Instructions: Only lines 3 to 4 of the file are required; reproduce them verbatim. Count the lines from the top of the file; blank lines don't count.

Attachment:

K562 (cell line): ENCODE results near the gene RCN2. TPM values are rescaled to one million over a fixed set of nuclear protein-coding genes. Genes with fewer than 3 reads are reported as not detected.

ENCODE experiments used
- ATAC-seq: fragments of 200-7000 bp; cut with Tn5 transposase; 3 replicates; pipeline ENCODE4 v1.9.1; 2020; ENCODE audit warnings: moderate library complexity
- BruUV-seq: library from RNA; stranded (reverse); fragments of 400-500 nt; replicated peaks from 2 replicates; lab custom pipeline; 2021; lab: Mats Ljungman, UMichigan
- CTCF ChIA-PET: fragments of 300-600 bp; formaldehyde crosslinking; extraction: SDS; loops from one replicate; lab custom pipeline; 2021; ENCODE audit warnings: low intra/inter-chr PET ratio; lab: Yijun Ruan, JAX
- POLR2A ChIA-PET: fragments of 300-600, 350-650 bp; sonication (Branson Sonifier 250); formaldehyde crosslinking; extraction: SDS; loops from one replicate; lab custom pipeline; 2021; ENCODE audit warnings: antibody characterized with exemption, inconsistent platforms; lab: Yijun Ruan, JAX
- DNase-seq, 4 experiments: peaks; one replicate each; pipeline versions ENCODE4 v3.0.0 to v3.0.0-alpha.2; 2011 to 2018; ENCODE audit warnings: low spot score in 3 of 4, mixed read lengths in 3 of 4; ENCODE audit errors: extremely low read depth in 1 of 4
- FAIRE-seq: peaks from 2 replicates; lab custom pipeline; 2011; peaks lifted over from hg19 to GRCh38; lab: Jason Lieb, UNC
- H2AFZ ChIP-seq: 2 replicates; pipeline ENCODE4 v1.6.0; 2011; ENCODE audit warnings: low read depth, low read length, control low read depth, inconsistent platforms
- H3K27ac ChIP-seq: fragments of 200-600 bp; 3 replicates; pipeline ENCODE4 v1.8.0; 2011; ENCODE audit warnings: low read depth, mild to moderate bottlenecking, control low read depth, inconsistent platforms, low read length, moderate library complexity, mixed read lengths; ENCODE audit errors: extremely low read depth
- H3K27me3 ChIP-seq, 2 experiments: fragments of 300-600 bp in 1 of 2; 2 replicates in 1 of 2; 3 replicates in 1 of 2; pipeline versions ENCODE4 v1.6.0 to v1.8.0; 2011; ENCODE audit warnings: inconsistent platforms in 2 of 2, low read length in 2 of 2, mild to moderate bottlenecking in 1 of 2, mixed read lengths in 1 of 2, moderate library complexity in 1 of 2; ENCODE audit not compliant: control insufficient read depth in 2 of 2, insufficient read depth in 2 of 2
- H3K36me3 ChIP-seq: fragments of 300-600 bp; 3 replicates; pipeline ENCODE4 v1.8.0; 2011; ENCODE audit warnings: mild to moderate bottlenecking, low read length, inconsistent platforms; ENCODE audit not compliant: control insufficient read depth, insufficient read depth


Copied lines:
- ATAC-seq: fragments of 200-7000 bp; cut with Tn5 transposase; 3 replicates; pipeline ENCODE4 v1.9.1; 2020; ENCODE audit warnings: moderate library complexity
- BruUV-seq: library from RNA; stranded (reverse); fragments of 400-500 nt; replicated peaks from 2 replicates; lab custom pipeline; 2021; lab: Mats Ljungman, UMichigan